Premier League stars are unlikely to face any disciplinary action for taking the knee or carrying out other peaceful anti-discrimination protests when football returns.
The Football Association has said it will adopt a ‘common sense approach’ to interpreting the laws of the game around political gestures, slogans and statements if there are any examples of players or staff supporting the #BlackLivesMatter cause.
The death of George Floyd, killed when a white police officer held him down by pressing a knee into his neck in Minneapolis last week, has provoked demonstrations and condemnation in the United States and the wider world.
England’s Jadon Sancho was among Bundesliga stars to lead protests in Germany over the weekend, while Liverpool, Chelsea and Newcastle have shared pictures of their players taking a knee in a show of support.
FIFA has called on national associations to show understanding about the context of Floyd’s death and the FA has expressed its understanding of individuals wanting to protest when the Premier League resumes on June 17.
“The FA strongly condemns discrimination of any kind and has endeavored to ensure that football in England is both diverse and inclusive in recent years,” a statement from the governing body read.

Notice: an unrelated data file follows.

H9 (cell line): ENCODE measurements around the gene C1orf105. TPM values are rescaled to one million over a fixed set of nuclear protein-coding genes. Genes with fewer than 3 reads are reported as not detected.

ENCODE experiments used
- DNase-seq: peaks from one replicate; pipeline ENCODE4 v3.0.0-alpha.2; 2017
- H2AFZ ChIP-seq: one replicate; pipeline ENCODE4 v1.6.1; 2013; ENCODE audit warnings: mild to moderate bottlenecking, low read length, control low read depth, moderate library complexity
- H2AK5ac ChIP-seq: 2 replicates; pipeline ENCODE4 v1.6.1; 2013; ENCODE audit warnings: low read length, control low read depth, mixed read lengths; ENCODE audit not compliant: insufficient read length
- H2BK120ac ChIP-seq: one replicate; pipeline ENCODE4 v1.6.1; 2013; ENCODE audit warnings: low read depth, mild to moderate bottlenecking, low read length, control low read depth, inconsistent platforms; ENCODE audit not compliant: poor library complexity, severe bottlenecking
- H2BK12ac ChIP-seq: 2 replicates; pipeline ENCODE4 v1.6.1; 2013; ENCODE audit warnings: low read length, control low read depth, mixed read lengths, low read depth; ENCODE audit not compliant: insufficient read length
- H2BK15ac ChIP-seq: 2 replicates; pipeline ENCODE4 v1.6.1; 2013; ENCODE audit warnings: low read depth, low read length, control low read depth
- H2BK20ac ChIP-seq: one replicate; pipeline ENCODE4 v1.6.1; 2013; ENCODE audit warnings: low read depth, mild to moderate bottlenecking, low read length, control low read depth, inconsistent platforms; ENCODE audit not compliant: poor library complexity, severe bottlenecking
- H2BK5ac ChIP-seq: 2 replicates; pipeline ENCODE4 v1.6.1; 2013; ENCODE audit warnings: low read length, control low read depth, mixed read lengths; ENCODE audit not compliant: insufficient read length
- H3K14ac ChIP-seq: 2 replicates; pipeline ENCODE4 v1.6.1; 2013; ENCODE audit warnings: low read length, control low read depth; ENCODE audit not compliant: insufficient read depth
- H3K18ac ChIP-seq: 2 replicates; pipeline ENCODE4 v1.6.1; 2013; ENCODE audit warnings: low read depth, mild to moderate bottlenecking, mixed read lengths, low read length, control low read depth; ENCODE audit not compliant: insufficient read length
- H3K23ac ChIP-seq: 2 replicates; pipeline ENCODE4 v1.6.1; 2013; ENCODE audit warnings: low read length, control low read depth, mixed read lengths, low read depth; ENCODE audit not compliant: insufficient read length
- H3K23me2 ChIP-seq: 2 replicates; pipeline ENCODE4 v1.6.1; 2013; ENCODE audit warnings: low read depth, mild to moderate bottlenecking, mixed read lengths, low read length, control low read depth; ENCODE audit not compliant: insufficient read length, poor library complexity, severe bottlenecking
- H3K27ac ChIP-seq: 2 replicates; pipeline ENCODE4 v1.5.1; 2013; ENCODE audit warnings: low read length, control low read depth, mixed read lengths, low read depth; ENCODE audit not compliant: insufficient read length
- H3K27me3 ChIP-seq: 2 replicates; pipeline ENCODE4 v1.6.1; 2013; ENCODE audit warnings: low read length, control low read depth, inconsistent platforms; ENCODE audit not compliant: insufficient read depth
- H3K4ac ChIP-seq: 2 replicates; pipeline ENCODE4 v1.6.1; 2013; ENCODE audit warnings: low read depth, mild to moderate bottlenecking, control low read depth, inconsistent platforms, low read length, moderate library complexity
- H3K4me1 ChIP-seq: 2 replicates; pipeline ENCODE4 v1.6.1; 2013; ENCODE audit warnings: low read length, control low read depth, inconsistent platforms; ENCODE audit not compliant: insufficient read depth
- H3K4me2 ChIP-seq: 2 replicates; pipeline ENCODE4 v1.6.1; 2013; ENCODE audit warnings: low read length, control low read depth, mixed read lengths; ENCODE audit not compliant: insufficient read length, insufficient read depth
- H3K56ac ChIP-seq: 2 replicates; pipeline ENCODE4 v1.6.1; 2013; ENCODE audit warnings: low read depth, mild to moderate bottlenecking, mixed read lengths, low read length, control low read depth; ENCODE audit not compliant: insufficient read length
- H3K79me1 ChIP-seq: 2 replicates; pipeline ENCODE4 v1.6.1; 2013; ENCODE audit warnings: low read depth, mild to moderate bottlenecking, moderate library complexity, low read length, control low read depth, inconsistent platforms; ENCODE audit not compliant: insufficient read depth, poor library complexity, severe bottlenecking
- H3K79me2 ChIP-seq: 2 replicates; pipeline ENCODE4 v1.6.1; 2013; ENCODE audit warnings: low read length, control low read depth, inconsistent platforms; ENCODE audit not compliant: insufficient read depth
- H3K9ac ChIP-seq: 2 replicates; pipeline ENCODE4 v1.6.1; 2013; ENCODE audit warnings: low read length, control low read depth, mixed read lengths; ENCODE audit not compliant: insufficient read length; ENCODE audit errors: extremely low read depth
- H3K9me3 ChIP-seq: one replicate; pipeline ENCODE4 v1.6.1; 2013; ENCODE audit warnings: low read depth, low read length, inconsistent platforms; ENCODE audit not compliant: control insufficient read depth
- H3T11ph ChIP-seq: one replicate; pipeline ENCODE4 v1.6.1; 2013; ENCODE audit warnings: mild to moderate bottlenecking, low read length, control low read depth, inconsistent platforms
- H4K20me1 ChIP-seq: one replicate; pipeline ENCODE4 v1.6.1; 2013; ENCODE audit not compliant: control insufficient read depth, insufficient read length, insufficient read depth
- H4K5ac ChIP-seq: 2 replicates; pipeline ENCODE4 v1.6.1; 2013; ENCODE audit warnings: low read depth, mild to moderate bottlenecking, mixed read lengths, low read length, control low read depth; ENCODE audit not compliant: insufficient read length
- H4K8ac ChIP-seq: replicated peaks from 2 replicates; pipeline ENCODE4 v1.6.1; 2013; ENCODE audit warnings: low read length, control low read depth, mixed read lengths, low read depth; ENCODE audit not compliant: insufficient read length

“Where any behaviors or gestures on the pitch that may constitute a breach of the Laws of the Game have to be assessed, they would be reviewed on a case by case basis with a common sense approach and understanding of their context.
“The power of football can break down barriers across communities and we remain deeply committed to removing all forms of discrimination from across the game we all love.”
Under Law 4 Section 5, players are not supposed to have slogans, statements or images on their kit or other equipment which could be deemed as political.
The laws state that a match official should ask the player to leave the field and remove the item before returning to the field.
It is understood that taking the knee in the manner in which Borussia Monchengladbach forward Marcus Thuram did last weekend would be unlikely to attract any sort of sanction.
Taking a knee in a way which could be viewed as provocative, perhaps doing so deliberately in front of someone who has previously been charged with or found guilty of a racism-related offence, may warrant further action.